We propose using the vertical polarity of the intensity gradient (hereafter vertical polarity) as an image cue (Figure 2; see also Appendix A) to realize the prior knowledge. As with the orientation field, the polarity of the intensity gradient can be obtained by a V1-like filter (DeAngelis et al., 1995) and its relation with 3D shape perception was reported (Sawayama and Nishida, 2018). Neurophysiological studies also showed that the activity amplitudes of human early visual areas to the oriented shading gradients differed between the vertical and horizontal directions (Humphrey et al., 1997), and the unidirectional tuning of monkey V4 cells was biased toward vertical directions (Hanazawa and Komatsu, 2001), suggesting the significance of vertical polarity among other directions in the visual system. Assuming lighting from above and Lambert reflectance, vertical polarity corresponds to the surface second derivative sign of vertical orientation (see Materials and Methods). This prior is used only as an initial value for the optimization for 3D shape recovery. Because physically possible shape patterns given the orientation field are restricted (Huffman, 1971; Malik, 1987), it is expected that the remaining ambiguity (i.e., the surface second derivative sign of the horizontal orientation) is implicitly resolved and erroneous initial values are corrected through optimization.

FIGURE 2
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Figure 2. Relationship between vertical polarity and surface second derivative sign. (A–D) Shaded images of identical surface patches to Figure 1 are shown on left. Vertical polarity of each shaded image, obtained by extracting a sign of oriented filter response of vertical direction, is depicted on right. White represents positive and black represents negative.

Our proposed algorithm, which can recover general shapes including both convex and concave regions under an unknown natural illumination, is based on the information used by the human visual system. Therefore, it makes a critical contribution to understanding the mechanism of 3D shape perception from specular reflections.

Results

Flowchart of Proposed Algorithm

Figure 3 shows the flowchart of the proposed algorithm that recovers the 3D surface depth from a single specular image. The main procedure is as follows. First, the orientation field is extracted from an image; second, the cost function is formulated based on the orientation field; finally, the 3D shape is recovered by minimizing the cost function. Additionally, we extracted the vertical polarity from the image to resolve the concave/convex ambiguity. The initial values of the surface second derivative signs, σmax and σmin, are calculated based on the vertical polarity and used to minimize the cost function. The proposed algorithm outputs not only the recovered 3D surface depth but also the estimated surface second derivative signs, σmax and σmin, due to minimizing the cost function.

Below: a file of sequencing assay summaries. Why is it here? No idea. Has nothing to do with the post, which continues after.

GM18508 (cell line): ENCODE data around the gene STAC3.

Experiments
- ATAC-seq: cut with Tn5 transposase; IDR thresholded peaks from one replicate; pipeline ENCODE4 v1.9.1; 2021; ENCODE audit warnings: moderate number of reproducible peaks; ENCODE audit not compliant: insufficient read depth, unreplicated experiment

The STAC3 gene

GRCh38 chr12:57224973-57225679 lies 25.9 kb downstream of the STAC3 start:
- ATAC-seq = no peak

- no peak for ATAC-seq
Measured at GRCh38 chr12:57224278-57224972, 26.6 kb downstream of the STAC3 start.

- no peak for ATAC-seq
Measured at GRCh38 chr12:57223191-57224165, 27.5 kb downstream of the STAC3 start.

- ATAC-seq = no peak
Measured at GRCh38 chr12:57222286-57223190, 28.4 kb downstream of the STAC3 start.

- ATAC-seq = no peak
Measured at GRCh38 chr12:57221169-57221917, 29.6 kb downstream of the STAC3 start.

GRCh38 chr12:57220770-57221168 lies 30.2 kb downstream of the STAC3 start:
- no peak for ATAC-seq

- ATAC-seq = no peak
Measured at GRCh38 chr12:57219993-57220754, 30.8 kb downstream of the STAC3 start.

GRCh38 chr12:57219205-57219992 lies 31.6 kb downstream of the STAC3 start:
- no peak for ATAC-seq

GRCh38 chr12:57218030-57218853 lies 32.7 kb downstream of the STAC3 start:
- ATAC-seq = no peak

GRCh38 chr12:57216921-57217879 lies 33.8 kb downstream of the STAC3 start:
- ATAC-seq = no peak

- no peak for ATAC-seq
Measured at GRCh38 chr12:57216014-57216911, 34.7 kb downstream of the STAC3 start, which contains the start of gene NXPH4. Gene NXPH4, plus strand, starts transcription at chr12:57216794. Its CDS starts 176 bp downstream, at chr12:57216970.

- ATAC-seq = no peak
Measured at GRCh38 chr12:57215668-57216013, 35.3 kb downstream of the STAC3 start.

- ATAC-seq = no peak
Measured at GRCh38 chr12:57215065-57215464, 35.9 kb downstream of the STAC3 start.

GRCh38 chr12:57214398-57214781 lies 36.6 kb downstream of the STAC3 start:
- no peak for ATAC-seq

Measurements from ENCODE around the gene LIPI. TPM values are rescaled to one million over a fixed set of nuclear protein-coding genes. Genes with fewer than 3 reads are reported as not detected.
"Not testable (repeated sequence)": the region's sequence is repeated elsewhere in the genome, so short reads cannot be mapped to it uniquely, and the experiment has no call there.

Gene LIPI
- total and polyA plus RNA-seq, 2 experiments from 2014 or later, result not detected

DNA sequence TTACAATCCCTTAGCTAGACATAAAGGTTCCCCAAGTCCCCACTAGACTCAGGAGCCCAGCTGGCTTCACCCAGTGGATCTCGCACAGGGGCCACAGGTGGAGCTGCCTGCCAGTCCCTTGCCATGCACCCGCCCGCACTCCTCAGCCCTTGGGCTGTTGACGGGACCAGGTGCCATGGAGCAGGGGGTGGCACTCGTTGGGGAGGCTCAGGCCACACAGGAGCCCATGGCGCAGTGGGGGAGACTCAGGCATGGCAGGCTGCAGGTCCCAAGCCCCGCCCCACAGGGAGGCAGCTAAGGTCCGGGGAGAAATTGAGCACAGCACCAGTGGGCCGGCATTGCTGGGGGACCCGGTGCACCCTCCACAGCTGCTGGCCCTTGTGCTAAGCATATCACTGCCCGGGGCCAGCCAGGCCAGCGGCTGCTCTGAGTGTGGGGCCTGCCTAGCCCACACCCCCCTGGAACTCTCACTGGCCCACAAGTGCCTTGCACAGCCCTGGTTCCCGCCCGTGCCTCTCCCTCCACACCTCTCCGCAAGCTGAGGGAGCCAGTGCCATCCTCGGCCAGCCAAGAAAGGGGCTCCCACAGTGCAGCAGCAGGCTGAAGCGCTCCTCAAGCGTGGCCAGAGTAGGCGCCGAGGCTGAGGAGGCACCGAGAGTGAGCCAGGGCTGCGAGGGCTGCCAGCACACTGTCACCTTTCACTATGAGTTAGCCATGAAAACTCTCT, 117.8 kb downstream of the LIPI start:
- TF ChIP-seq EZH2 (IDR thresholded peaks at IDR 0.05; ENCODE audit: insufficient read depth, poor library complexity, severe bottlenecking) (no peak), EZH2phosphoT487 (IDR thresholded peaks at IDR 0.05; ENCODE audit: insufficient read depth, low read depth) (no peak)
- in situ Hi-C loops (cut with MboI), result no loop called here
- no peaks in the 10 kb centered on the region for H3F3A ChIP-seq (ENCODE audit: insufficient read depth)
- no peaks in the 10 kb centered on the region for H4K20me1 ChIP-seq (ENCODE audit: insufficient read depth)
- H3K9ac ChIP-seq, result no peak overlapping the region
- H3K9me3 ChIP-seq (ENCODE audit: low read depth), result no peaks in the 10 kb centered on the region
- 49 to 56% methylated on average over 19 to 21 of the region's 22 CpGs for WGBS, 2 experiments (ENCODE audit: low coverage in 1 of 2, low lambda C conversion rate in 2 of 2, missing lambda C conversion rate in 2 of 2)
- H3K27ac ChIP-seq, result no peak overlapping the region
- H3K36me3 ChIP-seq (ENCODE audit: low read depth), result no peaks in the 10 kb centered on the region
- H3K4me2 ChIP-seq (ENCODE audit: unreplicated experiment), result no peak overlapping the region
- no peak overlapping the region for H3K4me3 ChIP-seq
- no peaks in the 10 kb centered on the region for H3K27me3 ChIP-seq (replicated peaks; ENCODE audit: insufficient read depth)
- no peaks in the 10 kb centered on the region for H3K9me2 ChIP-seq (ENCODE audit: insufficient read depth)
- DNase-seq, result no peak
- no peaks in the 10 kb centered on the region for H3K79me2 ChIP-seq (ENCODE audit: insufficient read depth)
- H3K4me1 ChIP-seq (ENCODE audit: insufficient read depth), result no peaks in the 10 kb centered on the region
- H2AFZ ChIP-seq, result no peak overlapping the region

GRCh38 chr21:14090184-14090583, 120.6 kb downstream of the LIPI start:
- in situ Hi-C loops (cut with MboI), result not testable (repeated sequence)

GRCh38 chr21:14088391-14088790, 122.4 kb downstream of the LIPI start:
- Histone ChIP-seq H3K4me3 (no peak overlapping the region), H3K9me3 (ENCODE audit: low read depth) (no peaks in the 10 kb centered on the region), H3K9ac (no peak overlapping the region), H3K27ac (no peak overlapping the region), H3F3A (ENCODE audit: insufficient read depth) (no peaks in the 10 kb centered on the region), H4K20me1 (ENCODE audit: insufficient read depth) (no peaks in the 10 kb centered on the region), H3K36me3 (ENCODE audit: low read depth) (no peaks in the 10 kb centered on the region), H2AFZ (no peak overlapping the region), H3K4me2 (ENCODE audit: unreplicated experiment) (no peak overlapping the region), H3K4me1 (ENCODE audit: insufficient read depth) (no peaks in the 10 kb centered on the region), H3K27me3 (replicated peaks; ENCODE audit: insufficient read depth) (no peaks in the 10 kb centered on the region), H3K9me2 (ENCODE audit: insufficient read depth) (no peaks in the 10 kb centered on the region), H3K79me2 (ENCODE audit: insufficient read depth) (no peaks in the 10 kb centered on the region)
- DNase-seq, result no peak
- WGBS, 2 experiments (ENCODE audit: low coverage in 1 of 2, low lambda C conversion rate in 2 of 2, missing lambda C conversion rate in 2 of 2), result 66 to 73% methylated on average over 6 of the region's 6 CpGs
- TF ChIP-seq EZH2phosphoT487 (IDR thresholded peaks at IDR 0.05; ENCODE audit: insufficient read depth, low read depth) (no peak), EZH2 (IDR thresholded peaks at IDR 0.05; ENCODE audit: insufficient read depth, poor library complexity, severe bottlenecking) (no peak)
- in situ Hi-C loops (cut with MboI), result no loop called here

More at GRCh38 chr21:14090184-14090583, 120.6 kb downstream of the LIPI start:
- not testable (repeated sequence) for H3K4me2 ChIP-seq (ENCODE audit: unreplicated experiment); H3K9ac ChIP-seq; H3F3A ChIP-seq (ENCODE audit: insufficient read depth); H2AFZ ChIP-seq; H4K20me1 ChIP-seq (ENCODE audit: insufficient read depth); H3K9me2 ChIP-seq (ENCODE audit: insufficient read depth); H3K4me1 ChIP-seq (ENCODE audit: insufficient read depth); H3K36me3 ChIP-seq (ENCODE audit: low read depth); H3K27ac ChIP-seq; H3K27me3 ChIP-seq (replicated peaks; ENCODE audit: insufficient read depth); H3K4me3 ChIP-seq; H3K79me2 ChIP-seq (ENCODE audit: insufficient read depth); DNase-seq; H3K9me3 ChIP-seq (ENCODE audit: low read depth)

FIGURE 3
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Figure 3. Flowchart of proposed shape recovery algorithm. Orientation field and vertical polarity are extracted from an image. Cost function is formulated based on orientation field. Initial values of signs of surface second derivative, σmax and σmin, are obtained by dividing vertical polarity. Estimated surface depth, σmax, and σmin are obtained by minimizing cost function.

Here we briefly explain the cost function (see section Formulation of cost function for details), which consists of two terms: second derivative constraint C and boundary condition B:

E=C+B.    (1)

C is defined as the sum of the squared differences of the surface second derivative from the constraint given by the orientation field. Boundary condition B consists of the following three terms: B0 + B1 + Bc. B0 and B1 were introduced to resolve the solution's ambiguity. B0 resolves the translation ambiguity along the depth direction by making the mean depth value zero at the boundary region. B1 resolves the ambiguity of the affine transformation (Belhumeur et al., 1999) by making the solution not slanted in both the x and y directions. Bc incorporates the knowledge that, near the boundary, σmax = +1 and σmin equals the sign of the apparent curvature of the 2D contour (Koenderink, 1984), assuming that the 3D surface near the boundary is smooth and differentiable. Thus, we calculated the apparent curvature sign of the 2D contour to formulate Bc. Cost function E depends on σmax and σmin because C and Bc depend on them. We optimized them with the initial values obtained by the vertical polarity (see Appendix C for details).